This brings us to what appears to be the pressing concern for Frank Grimes. He is burdened by a struggle with a world that does not abide by meritocracy. Bad things happen to good people. Good things happen to bad people. On many occasions this does not even out in the end. If you work hard, it often pays off, but not always. In fact, many people who do not work hard are often rewarded equally or moreso. To me, Grimes has a really rigid sense of the Just-World-Hypothesis - the cognitive bias that a universal force in the world will ensure that noble actions are rewarded and bad actions are punished. This is sometimes referred to as Karma, or encapsulated in the phrase ‘what goes around comes around’. The Beatles famously had their own twist on this hypothesis at the conclusion of Abbey Road that rings true for many: “And in the end, the love you take is equal to the love you make”.

When watching this episode recently, I began to think that the degree to which Frank Grimes loves order (for example, his perfectly laid out stationary) and becomes overly preoccupied with fairness is reflective of a personality style that mental health professionals call obsessive compulsive personality traits. This is quite different from obsessive compulsive disorder, where repetitive intrusive thoughts and the need to carry out rituals dominate one’s life. The personality style is defined by inflexibility in the way a person approaches their life tasks, relationships and day to day interactions. It is often correlated with perfectionism, but most of the time the destructive element of the personality style is that it can position a person as impossible to deal with for their loved ones and workmates. This ‘my way or the highway’ approach to living may create predictability, but it often won’t help to maintain healthy relationships.

The 22 minute episode has a really interesting trajectory. For the first half of the episode, the audience finds it really natural to empathise with Frank Grimes. Homer’s luck and laziness would be infuriating to most if placed in the same workplace.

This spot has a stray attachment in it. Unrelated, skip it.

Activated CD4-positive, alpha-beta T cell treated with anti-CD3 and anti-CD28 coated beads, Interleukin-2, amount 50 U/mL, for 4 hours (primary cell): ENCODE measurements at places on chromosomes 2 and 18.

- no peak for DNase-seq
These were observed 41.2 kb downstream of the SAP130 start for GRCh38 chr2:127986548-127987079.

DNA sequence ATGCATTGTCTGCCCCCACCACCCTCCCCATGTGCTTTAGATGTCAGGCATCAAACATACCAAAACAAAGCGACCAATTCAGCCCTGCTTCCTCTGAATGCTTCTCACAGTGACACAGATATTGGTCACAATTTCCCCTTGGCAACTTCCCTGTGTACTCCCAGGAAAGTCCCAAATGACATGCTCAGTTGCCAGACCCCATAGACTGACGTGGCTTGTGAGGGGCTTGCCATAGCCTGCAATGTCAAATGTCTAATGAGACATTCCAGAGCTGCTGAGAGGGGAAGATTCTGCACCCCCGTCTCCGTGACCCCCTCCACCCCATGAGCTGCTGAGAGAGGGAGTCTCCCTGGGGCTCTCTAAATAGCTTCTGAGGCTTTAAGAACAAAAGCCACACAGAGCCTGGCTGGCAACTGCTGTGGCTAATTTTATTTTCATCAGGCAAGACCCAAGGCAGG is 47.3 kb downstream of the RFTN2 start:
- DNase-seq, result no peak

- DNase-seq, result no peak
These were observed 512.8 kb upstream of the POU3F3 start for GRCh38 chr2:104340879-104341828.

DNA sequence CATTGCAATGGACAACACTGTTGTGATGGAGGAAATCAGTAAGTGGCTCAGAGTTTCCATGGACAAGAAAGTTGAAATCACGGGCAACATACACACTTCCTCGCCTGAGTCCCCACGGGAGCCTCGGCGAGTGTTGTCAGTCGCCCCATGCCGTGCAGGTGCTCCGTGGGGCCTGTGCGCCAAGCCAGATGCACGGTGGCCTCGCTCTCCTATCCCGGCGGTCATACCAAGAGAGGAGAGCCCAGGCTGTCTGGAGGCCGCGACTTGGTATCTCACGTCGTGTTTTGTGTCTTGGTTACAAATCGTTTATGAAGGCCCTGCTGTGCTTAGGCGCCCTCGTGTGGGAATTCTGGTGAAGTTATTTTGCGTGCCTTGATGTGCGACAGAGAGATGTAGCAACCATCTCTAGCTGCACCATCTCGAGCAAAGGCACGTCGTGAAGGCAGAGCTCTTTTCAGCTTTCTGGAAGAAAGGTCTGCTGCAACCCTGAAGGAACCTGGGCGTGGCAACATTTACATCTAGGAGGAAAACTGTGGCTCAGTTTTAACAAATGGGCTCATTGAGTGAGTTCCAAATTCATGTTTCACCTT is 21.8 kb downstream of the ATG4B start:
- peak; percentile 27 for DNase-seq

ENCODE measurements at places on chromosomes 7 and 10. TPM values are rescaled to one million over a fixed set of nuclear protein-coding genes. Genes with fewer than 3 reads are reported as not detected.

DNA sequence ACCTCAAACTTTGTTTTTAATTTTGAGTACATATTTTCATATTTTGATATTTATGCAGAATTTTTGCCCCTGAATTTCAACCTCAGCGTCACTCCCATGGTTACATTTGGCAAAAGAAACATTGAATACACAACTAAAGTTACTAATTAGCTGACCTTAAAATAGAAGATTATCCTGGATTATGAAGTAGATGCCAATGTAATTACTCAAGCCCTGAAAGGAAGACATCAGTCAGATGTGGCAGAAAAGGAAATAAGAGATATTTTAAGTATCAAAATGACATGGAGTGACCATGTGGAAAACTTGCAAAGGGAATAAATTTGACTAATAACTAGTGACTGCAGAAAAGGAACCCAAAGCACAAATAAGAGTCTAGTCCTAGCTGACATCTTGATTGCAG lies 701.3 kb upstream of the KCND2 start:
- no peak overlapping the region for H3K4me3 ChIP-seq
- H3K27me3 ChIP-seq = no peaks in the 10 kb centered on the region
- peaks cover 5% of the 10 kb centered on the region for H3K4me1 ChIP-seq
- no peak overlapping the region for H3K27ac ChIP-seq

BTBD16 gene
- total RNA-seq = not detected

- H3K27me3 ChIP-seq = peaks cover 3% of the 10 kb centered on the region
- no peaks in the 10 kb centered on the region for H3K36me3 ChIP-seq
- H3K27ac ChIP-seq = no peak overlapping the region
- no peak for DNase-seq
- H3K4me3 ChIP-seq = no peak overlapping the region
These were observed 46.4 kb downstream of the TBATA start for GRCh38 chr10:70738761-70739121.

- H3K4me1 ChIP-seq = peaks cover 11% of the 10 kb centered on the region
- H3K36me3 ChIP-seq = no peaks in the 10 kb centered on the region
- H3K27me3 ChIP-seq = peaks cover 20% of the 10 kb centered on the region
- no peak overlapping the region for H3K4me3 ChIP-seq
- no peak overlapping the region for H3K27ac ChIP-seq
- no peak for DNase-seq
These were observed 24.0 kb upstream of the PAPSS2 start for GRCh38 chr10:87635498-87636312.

As the episode progresses, Homer’s workmates Lenny and Carl argue that Homer is basically a decent human, and that Grimes should adjust to unfair circumstances in ways that how most people would; either accepting the reality of injustice or accepting your own limitations in changing the behaviour of other people. He doesn’t.

At around the halfway mark of the episode, the audience view of Homer and Frank turns - they now want to see Homer win or at least be spared. This is because Homer is an overall sincere, kind hearted person, and primarily because Grimes goes in hard with two underhanded tactics. One is to plead with other people in the workplace to join him in being outraged, a trait which begins to turn him into an insufferable person to those around him. The other tactic is to devise ways to have Homer incur some kind of humiliation for his years of laziness, fortune and ignorance. Grimes turns somewhat psychopathic by tricking Homer into entering a child’s design competition hosted by the Nuclear Power Plant. Homer enters and wins the competition with a mediocre design (beating out Martin Prince’s design which is literally “lighting this room right now”), an event that sends Frank into an incredulous rage.

It’s one of my favourite episodes of The Simpsons and one that gets better with each re-watch. I think the episode is so interesting in exploring, without moralising, on the areas of empathy, luck, and the dangers of holding tightly onto comparisons with others.**

The tragedy of Frank’s take on Homer is that he misses so much of what Homer struggles with in his life. Homer has had quite significant low points in his marriage, his parenting and in his friendships, and he misses a lot of Homer’s sweetness and sincerity***.

**For a contrast to dangerous comparisons with others, I’m reminded here of the interesting work coming out of Dr Kristin Neff’s lab at the University of Texas and her focus on ‘common humanity’ - the knowledge that we all relate to our fellow human because we all share suffering, feelings of inadequacy, and events of disappointment.

*** One of the sweetest sentiments that Homer displays in this episode is that he chooses to try develop a friendship with Frank in the face of of Frank telling Homer that he hates him.

Patrick Sheehan is a clinical psychologist who works with adults and adolescents in his private practice located in Glebe, Sydney. If you want to enquire about an appointment, please head over to the contact page.